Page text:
Wow double V - these are excellent! First three digital, but how about the Schiele? Pencil and paint of some kind? Watercolor and gouache, like he used to use I believe? Odd fact - I of course have the callous on my right middle finger, but for some unknown reason there's a matching one on the left, and I never draw or write with it. Sympathetic symmetry I suppose.
Thanks so much! I'm loving your studies (browsing them in the other tab, actually). The Scheile is actually Photoshop, too -- I've got some pencil brushes I love, and I just sharpened the layer and tweaked the opacity to try to get it to match his in terms of opacity. (I used the Stumpy Pencil on the Leyendecker and the Hopper studies. I think this one was the round.) The skin was done with a watercolour brush, and the scratchier bits of the hair were done with another brush.
I'm hoping to do some in watercolour but haven't worked up the nerve yet.
Love your choices. You are in a great place already with these. Can't wait to see more.
this one is soooo very close. really beautiful. one of the things egon did was choose brushes of a very particular size or angle as he was working. There are times when one mark would suffice...or two or three marks that digitally look like one traditional mark...like on his forehead, the halftone brushstroke near the temple. economy is right...strive for that same economy.
Thanks, Jason and Grumpysaur!
5. Zodiac - Alfons Mucha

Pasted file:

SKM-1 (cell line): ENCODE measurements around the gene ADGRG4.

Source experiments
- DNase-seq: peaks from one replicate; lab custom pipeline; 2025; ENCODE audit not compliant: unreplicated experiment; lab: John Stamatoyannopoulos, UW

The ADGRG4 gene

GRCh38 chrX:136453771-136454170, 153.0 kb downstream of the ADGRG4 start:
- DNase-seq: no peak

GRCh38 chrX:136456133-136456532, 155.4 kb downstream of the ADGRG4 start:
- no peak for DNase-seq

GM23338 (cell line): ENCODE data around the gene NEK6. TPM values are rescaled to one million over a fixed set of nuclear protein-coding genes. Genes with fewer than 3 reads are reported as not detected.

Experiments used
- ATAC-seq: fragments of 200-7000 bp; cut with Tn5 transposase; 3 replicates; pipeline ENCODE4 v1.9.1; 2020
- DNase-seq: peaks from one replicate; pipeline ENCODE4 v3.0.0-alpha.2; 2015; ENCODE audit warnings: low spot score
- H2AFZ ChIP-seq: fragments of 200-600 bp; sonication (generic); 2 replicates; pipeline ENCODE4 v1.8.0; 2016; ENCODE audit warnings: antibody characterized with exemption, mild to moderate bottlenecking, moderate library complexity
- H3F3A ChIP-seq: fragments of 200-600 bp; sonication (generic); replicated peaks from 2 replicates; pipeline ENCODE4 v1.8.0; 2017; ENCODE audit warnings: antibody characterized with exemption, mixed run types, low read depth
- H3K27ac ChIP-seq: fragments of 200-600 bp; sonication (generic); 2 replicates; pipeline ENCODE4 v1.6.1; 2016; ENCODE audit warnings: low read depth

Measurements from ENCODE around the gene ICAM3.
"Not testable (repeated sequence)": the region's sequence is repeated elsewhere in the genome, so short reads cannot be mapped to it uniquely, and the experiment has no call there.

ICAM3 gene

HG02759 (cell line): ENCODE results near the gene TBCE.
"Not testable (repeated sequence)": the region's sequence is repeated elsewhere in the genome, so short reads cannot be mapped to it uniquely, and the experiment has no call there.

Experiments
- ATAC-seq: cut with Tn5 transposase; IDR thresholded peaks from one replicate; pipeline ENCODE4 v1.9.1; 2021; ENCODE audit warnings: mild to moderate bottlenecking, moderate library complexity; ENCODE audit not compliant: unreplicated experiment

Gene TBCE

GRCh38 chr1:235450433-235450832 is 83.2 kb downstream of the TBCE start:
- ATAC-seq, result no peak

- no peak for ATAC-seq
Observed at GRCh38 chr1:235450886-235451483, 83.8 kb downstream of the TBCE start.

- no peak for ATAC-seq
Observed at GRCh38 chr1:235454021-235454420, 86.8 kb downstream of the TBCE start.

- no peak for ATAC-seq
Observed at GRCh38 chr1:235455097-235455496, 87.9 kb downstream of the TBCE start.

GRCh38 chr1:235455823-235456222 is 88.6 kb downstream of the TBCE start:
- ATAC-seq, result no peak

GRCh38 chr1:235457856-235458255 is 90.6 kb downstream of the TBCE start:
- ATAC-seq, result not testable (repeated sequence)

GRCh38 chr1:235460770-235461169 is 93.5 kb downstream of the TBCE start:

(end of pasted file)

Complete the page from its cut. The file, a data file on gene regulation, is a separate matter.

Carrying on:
Spent about 6 hours on this. The thing that most struck me is how detailed it is. You look at a Mucha piece, you see the simplified, stylised figure, and the rest just sort of reads as background noise. But there are so many details. And it's all so deliberately done. There's no impressionism here, no suggestive daubs of paint: each line, each leaf, each whimsical curl was drawn with care. I would invite anyone who would dismiss his work as having an abundance of style over substance to spend a few hours poring over these details. Even if they aren't intrinsically symbolic, the fact that they exist at all seems to speak volumes. I didn't know much about Mucha beyond his commercial art before starting this piece, but I've found myself intensely curious about him and his more personal projects.
The point of focus here is the central figure, but it's a polar opposite to the Schiele piece. Here, the economy mostly exists within the figure:
her pale skin, haloed by repeating circles and endless loops and curls, contrasted by the dark line of her profile and the dark spot of her pupil draw the attention. The only other spots that read as negative space are the white bits at top and bottom, but there's no visual interest there. Practically everywhere else is a riot of detail, repetition, and movement. So the eye gravitates back toward the figure.
(I'm not sure what happened with that white blotch on her dress: something got shifted onto the wrong layer, likely -- I'll try to get that fixed and uploaded sometime today)
Last edited by verilyvexed; March 31st, 2014 at 12:59 AM.